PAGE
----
I showed my visitor practice as well as theory. I placed apples on my desk and counted them: one, two, three, 4, 5. I placed one apple next to two apples and totalled them. And I placed no apples next to two apples and totalled those. My visitor found this confusing, being unable to decide which patch of desk I had put the no apples onto.
It took an exhausting day, in which the sun had set and the street lamps come on by the time we finished, but I then went on to a real-world example: adding the three Jammie Dodgers left in my biscuit tin to the fifteen in the packet I had freshly bought from Oxford's Summertown Co-op. My visitor was sceptical. The Jammie Dodgers in my tin were softer than the ones in the packet. Four in the packet had dimples of missing jam, and on two next to one another, the edges had crumbled away. Perhaps a beetle had nibbled its way in, and was now taking a contented siesta in the bin of Kit Kats behind the biscuit display, replete with shortbread and plum jam. "How do you know," my visitor asked, tentatively counting a lamp post, "that addition will work when the 'things', as you call them, are not all the same? And why doesn't it add the crumbs?"
Because I research into spreadsheets, I showed my visitor Excel. I explained money, bookkeeping, accountants, and debt. I demonstrated multiplication and division, and the varieties of addition. The plus. Excel's COUNT function. Excel's SUM function. Autosum, symbolised by Σ on the "Standard" toolbar. Adding values in a column by using an outline. Subtotals in pivot tables. The SUBTOTAL function. COUNTIF, which counts only cells that meet some condition. DCOUNT, which takes the condition from a range of cells rather than an argument. COUNTA, DCOUNTA, and COUNTBLANK, for when cells are blank. SUMIF. And even SUMX2PY2, which Excel Help tells me "returns the sum of the sum of squares of corresponding values in two arrays. The sum of the sum of squares is a common term in many statistical calculations." Not to mention SUMX2MY2, which "adds the difference of the square of corresponding values in two arrays". And SUMSQ. Then too, you have addition in other guises. Run a finger along the cell grid and watch the column addresses climb; run a finger down the cell grid and watch the row addresses grow. Such a simple physical process: mere movement, and yet it adds numbers to addresses.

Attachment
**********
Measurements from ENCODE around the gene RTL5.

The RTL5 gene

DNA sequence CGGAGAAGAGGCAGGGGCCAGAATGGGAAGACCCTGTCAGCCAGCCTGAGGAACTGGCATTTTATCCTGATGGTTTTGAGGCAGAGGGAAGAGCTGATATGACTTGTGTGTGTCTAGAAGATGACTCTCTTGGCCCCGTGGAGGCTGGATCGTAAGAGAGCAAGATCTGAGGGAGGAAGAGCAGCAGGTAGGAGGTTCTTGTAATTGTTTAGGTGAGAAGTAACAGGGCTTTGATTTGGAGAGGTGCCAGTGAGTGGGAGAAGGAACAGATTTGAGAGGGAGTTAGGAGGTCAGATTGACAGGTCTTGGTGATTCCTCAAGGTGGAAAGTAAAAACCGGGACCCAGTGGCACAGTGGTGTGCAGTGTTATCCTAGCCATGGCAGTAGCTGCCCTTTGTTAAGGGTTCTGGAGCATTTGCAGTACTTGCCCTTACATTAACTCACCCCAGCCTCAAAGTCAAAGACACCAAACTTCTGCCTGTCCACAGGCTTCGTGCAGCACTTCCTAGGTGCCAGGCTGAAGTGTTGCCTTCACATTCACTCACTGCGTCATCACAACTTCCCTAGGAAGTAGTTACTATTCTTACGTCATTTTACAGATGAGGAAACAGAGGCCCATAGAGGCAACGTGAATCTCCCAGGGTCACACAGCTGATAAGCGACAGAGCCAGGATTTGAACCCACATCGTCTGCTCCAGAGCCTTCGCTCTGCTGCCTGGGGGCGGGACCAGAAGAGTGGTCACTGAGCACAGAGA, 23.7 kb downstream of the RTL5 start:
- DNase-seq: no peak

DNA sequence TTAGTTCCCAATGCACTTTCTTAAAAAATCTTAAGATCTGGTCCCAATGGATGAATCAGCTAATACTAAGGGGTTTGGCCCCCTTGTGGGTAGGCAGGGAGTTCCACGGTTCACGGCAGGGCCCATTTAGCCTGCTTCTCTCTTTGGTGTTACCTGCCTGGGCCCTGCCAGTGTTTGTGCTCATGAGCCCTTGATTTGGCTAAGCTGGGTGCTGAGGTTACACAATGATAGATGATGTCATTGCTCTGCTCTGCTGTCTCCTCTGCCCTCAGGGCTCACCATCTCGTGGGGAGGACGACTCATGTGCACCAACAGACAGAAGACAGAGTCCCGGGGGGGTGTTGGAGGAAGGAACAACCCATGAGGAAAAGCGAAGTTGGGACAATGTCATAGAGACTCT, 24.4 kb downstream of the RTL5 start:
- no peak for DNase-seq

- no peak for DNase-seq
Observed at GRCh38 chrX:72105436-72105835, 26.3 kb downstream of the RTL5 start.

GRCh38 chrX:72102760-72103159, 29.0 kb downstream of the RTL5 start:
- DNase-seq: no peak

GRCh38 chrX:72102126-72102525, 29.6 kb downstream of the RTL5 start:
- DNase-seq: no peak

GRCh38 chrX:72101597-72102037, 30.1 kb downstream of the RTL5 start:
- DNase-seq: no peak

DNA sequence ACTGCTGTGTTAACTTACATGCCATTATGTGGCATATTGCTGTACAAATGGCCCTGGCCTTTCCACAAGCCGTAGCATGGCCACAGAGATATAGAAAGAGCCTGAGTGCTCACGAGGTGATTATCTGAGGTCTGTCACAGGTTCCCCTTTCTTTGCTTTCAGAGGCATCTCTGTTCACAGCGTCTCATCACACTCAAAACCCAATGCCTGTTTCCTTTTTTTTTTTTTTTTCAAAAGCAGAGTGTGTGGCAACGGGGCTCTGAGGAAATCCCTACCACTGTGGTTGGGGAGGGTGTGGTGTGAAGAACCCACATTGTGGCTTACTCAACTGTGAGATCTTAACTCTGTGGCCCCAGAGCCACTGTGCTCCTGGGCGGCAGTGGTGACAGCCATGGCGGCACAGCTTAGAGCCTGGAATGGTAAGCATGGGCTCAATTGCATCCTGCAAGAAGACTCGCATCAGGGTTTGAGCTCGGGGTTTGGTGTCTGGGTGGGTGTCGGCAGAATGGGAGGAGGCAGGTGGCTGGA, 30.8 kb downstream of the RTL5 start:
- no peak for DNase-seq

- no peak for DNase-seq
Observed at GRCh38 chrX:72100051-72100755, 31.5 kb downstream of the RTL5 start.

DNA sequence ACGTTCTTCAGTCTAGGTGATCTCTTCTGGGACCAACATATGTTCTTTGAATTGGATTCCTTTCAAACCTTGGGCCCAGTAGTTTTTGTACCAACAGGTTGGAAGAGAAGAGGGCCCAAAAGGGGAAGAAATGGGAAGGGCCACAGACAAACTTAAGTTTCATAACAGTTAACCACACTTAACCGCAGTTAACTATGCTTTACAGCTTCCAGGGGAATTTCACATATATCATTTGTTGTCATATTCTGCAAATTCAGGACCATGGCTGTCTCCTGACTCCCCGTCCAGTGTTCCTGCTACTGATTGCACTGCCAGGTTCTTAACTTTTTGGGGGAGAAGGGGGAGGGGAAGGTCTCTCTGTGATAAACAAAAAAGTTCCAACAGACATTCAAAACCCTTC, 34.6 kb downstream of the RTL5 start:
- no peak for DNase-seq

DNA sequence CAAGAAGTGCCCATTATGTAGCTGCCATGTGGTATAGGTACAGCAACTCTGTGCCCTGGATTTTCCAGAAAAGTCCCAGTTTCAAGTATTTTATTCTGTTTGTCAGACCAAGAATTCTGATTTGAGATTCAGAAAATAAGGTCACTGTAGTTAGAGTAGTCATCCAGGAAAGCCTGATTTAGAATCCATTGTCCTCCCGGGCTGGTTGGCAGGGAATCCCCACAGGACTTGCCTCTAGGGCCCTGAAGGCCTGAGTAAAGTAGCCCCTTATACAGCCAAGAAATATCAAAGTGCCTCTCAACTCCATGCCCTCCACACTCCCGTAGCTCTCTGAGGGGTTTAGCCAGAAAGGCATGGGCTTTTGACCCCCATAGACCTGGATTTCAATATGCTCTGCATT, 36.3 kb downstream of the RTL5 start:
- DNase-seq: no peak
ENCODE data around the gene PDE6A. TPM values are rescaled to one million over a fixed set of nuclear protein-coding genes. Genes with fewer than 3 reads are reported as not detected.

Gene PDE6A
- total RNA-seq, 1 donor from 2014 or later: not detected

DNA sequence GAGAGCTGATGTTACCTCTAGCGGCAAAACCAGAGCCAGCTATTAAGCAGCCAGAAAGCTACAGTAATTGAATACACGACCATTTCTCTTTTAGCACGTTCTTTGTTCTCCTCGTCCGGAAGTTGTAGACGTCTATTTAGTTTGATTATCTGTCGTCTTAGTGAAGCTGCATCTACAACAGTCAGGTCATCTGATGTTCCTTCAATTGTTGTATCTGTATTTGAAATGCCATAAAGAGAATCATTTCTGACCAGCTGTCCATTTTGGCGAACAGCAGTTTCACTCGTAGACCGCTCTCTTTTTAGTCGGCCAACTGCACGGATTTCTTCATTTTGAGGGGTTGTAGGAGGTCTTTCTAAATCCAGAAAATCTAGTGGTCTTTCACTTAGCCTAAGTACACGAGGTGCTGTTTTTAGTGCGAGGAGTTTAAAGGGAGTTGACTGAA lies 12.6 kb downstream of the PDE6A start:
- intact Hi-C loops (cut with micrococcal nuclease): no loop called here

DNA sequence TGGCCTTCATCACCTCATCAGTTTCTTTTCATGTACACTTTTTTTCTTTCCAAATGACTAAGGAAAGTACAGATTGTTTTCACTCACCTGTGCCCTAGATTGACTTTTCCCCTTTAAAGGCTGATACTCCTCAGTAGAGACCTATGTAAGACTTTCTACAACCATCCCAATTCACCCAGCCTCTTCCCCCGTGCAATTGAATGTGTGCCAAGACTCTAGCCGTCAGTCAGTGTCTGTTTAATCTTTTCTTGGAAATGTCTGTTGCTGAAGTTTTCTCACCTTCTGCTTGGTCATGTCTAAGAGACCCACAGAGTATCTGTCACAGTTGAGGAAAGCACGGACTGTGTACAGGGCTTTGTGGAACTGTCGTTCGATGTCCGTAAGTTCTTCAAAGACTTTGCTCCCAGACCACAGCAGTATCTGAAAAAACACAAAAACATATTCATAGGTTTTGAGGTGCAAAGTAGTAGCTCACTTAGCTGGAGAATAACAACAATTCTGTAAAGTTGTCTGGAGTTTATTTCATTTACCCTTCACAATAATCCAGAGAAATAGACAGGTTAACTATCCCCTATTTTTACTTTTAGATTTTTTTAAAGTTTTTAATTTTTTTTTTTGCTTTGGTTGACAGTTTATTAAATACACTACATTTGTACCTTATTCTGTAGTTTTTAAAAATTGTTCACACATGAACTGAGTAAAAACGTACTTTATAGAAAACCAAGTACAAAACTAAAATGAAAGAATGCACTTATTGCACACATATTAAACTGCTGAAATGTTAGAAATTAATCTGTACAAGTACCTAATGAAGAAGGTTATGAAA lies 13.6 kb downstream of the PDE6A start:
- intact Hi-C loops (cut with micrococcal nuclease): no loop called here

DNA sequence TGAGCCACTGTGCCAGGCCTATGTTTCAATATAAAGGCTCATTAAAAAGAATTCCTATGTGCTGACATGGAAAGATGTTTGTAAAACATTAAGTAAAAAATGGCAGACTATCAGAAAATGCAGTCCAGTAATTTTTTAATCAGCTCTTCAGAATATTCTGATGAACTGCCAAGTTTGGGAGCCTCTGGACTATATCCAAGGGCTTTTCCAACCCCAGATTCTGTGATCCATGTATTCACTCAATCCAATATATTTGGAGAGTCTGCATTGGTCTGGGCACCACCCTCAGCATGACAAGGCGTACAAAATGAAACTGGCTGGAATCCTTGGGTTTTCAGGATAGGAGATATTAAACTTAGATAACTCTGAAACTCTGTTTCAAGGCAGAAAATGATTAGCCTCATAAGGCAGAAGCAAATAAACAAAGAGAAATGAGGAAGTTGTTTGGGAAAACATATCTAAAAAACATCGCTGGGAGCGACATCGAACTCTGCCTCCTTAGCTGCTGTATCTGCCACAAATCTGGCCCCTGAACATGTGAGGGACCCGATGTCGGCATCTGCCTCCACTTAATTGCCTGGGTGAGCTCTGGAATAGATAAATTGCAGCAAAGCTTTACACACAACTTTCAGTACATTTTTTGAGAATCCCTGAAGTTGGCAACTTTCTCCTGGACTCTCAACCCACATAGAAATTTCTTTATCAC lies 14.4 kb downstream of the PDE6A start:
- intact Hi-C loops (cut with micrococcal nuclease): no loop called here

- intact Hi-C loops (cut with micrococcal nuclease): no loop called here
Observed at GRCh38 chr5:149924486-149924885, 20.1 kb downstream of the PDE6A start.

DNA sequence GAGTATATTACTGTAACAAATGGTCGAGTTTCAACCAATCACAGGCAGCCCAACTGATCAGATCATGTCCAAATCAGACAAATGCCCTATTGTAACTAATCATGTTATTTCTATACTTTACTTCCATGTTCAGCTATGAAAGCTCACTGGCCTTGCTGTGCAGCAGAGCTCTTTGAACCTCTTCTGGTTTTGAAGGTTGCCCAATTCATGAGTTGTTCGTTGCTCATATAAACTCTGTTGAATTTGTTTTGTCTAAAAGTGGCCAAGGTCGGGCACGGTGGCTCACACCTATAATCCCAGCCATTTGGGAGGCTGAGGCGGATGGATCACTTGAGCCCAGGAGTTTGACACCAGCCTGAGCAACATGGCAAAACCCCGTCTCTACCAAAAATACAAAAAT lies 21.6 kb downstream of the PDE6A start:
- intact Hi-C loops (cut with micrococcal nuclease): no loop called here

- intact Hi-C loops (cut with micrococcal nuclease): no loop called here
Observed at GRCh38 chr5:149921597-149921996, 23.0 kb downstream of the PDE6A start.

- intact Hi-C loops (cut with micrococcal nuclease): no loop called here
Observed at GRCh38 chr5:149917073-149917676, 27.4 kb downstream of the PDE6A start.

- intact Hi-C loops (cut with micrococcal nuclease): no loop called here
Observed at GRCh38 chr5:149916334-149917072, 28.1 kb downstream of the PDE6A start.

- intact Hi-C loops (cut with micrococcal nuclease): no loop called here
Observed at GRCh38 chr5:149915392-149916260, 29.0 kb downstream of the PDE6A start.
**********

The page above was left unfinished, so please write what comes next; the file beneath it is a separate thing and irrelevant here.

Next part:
But why doesn't Excel have DIVA, or PRODSQ, or MULTIF? Or subdividends in pivot tables? Or an Autoproduct, symbolised by Π on the "Standard" toolbar? It is remarkable, addition's pervasiveness and dominance. The Martian Poets never wrote poems about addition; but that's because Mars has the same physical laws as Earth. You'd need to be a Universe-Next-Door Poet.